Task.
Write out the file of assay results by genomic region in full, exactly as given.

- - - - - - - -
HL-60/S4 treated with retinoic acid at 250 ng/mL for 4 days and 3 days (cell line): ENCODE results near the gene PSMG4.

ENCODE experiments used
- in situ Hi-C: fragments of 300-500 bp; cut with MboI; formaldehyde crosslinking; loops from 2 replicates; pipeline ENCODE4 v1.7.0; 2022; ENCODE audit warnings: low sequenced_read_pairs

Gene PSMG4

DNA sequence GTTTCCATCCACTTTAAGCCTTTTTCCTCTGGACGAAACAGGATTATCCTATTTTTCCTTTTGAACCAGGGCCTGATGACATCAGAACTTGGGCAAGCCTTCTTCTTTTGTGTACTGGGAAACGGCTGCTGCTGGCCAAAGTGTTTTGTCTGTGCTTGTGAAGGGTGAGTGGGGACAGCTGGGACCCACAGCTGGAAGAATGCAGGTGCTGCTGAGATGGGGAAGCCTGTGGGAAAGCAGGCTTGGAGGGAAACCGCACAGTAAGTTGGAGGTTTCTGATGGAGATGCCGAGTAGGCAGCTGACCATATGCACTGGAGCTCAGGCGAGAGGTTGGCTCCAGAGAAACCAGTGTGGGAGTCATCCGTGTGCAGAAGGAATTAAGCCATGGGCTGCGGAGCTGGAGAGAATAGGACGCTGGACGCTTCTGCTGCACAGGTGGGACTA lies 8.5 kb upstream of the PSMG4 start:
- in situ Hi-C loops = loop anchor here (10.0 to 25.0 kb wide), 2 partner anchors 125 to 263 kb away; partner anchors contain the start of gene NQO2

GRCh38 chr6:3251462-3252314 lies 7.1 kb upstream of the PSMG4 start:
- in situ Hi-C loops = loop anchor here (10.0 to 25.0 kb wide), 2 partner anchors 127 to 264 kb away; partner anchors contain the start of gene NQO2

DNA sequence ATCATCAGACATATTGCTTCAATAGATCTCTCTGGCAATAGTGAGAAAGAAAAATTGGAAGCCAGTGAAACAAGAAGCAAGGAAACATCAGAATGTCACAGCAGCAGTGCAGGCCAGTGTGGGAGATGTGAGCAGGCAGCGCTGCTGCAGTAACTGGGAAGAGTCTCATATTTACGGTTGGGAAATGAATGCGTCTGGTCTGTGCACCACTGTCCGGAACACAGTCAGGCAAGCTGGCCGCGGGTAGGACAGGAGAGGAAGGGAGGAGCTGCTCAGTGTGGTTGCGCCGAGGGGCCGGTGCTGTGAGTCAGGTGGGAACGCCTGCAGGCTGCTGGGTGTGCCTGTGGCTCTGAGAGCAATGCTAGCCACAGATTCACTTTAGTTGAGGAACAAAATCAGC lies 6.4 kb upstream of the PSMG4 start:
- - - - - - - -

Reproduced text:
HL-60/S4 treated with retinoic acid at 250 ng/mL for 4 days and 3 days (cell line): ENCODE results near the gene PSMG4.

ENCODE experiments used
- in situ Hi-C: fragments of 300-500 bp; cut with MboI; formaldehyde crosslinking; loops from 2 replicates; pipeline ENCODE4 v1.7.0; 2022; ENCODE audit warnings: low sequenced_read_pairs

Gene PSMG4

DNA sequence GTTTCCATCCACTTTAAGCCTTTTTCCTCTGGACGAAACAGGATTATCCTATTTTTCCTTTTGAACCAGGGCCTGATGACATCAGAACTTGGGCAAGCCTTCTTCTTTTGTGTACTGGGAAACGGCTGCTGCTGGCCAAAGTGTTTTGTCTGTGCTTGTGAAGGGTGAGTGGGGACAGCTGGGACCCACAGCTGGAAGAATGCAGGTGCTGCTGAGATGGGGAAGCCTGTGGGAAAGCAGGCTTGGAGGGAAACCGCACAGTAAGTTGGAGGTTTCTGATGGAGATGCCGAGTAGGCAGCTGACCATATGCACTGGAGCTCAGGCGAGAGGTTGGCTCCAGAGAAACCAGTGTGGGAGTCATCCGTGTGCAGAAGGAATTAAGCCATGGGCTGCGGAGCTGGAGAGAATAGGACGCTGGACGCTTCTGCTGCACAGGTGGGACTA lies 8.5 kb upstream of the PSMG4 start:
- in situ Hi-C loops = loop anchor here (10.0 to 25.0 kb wide), 2 partner anchors 125 to 263 kb away; partner anchors contain the start of gene NQO2

GRCh38 chr6:3251462-3252314 lies 7.1 kb upstream of the PSMG4 start:
- in situ Hi-C loops = loop anchor here (10.0 to 25.0 kb wide), 2 partner anchors 127 to 264 kb away; partner anchors contain the start of gene NQO2

DNA sequence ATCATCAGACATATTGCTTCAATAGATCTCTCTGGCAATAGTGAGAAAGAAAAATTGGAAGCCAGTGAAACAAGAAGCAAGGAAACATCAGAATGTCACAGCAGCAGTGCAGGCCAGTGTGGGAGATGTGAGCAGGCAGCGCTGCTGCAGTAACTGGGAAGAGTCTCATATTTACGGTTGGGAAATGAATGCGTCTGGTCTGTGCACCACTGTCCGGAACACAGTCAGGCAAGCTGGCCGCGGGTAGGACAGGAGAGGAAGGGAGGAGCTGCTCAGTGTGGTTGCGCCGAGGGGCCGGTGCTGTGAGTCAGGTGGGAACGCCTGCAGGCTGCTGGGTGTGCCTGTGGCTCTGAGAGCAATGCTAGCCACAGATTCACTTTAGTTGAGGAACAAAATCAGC lies 6.4 kb upstream of the PSMG4 start: